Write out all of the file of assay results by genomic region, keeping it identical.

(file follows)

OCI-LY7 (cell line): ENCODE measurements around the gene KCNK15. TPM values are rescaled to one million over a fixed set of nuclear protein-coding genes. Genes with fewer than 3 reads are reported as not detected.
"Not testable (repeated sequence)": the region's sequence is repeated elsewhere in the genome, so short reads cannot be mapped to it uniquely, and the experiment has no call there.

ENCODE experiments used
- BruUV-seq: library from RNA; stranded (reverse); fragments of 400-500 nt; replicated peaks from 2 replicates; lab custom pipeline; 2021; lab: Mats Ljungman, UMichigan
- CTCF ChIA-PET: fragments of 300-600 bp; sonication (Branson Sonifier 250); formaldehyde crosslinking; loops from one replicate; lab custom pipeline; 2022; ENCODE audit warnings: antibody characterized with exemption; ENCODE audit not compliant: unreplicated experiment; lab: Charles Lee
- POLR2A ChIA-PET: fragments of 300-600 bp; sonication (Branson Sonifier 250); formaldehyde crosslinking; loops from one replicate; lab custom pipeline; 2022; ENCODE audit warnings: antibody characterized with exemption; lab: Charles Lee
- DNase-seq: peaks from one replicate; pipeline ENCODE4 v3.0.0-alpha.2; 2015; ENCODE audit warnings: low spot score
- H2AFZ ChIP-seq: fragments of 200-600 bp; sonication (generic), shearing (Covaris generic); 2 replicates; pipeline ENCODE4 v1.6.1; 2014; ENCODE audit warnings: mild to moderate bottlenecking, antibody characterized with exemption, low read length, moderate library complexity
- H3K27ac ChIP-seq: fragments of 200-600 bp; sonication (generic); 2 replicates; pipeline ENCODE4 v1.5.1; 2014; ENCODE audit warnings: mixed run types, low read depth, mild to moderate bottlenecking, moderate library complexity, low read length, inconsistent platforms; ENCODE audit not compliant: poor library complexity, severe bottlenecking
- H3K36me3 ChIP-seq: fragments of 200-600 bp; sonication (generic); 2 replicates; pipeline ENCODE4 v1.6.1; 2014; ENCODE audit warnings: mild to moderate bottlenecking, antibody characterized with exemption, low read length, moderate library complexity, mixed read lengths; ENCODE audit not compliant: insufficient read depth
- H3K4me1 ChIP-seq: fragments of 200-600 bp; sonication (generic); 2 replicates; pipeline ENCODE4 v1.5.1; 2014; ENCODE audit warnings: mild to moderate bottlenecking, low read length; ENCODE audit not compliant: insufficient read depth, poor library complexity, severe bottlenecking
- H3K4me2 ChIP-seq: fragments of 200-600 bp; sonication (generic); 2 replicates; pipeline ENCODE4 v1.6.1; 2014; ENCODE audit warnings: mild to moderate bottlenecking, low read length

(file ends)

OCI-LY7 (cell line): ENCODE measurements around the gene KCNK15. TPM values are rescaled to one million over a fixed set of nuclear protein-coding genes. Genes with fewer than 3 reads are reported as not detected.
"Not testable (repeated sequence)": the region's sequence is repeated elsewhere in the genome, so short reads cannot be mapped to it uniquely, and the experiment has no call there.

ENCODE experiments used
- BruUV-seq: library from RNA; stranded (reverse); fragments of 400-500 nt; replicated peaks from 2 replicates; lab custom pipeline; 2021; lab: Mats Ljungman, UMichigan
- CTCF ChIA-PET: fragments of 300-600 bp; sonication (Branson Sonifier 250); formaldehyde crosslinking; loops from one replicate; lab custom pipeline; 2022; ENCODE audit warnings: antibody characterized with exemption; ENCODE audit not compliant: unreplicated experiment; lab: Charles Lee
- POLR2A ChIA-PET: fragments of 300-600 bp; sonication (Branson Sonifier 250); formaldehyde crosslinking; loops from one replicate; lab custom pipeline; 2022; ENCODE audit warnings: antibody characterized with exemption; lab: Charles Lee
- DNase-seq: peaks from one replicate; pipeline ENCODE4 v3.0.0-alpha.2; 2015; ENCODE audit warnings: low spot score
- H2AFZ ChIP-seq: fragments of 200-600 bp; sonication (generic), shearing (Covaris generic); 2 replicates; pipeline ENCODE4 v1.6.1; 2014; ENCODE audit warnings: mild to moderate bottlenecking, antibody characterized with exemption, low read length, moderate library complexity
- H3K27ac ChIP-seq: fragments of 200-600 bp; sonication (generic); 2 replicates; pipeline ENCODE4 v1.5.1; 2014; ENCODE audit warnings: mixed run types, low read depth, mild to moderate bottlenecking, moderate library complexity, low read length, inconsistent platforms; ENCODE audit not compliant: poor library complexity, severe bottlenecking
- H3K36me3 ChIP-seq: fragments of 200-600 bp; sonication (generic); 2 replicates; pipeline ENCODE4 v1.6.1; 2014; ENCODE audit warnings: mild to moderate bottlenecking, antibody characterized with exemption, low read length, moderate library complexity, mixed read lengths; ENCODE audit not compliant: insufficient read depth
- H3K4me1 ChIP-seq: fragments of 200-600 bp; sonication (generic); 2 replicates; pipeline ENCODE4 v1.5.1; 2014; ENCODE audit warnings: mild to moderate bottlenecking, low read length; ENCODE audit not compliant: insufficient read depth, poor library complexity, severe bottlenecking
- H3K4me2 ChIP-seq: fragments of 200-600 bp; sonication (generic); 2 replicates; pipeline ENCODE4 v1.6.1; 2014; ENCODE audit warnings: mild to moderate bottlenecking, low read length